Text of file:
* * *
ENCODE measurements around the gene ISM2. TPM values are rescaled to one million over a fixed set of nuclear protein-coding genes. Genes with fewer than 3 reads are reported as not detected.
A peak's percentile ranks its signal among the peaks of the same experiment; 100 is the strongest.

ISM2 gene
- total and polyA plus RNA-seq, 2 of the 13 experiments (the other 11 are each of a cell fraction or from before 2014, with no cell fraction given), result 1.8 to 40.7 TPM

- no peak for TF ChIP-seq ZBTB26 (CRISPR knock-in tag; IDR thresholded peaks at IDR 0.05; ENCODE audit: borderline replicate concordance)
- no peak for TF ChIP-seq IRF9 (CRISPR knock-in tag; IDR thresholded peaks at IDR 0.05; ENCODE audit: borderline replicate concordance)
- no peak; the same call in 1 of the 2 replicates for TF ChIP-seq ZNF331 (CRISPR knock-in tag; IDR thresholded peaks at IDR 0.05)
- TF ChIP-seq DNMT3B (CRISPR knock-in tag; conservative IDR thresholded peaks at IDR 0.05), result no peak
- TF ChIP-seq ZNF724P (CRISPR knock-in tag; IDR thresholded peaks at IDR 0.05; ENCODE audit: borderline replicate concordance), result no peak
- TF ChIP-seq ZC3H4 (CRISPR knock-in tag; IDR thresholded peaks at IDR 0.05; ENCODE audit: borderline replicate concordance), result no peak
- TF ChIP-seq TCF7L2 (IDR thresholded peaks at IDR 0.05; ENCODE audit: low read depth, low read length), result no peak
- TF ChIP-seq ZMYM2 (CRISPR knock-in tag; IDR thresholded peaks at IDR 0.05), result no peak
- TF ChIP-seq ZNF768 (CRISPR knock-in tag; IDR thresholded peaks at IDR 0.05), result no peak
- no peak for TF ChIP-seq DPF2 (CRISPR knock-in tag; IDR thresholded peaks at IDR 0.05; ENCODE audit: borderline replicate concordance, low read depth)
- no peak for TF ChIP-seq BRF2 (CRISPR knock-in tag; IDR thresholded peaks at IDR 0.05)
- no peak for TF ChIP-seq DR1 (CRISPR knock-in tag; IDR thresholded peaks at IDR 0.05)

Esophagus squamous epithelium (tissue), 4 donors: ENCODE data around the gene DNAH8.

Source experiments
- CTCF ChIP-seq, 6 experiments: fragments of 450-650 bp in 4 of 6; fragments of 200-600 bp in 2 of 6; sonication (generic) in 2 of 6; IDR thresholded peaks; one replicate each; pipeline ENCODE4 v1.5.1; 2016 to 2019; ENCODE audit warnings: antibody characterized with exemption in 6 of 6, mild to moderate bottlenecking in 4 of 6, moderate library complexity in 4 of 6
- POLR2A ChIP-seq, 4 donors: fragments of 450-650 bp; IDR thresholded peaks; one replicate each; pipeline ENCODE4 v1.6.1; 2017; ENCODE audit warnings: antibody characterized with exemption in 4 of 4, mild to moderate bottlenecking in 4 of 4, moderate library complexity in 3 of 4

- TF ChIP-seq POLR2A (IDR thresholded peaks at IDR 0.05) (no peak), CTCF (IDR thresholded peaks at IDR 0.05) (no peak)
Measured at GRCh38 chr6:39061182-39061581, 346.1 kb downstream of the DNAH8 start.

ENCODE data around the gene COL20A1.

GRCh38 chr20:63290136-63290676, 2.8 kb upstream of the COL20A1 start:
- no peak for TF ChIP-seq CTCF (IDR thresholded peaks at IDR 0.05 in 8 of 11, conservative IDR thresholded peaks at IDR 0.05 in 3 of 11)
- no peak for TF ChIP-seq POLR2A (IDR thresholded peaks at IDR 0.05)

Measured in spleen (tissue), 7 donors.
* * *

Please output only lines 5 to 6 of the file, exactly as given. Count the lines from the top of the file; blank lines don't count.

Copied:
- no peak for TF ChIP-seq ZBTB26 (CRISPR knock-in tag; IDR thresholded peaks at IDR 0.05; ENCODE audit: borderline replicate concordance)
- no peak for TF ChIP-seq IRF9 (CRISPR knock-in tag; IDR thresholded peaks at IDR 0.05; ENCODE audit: borderline replicate concordance)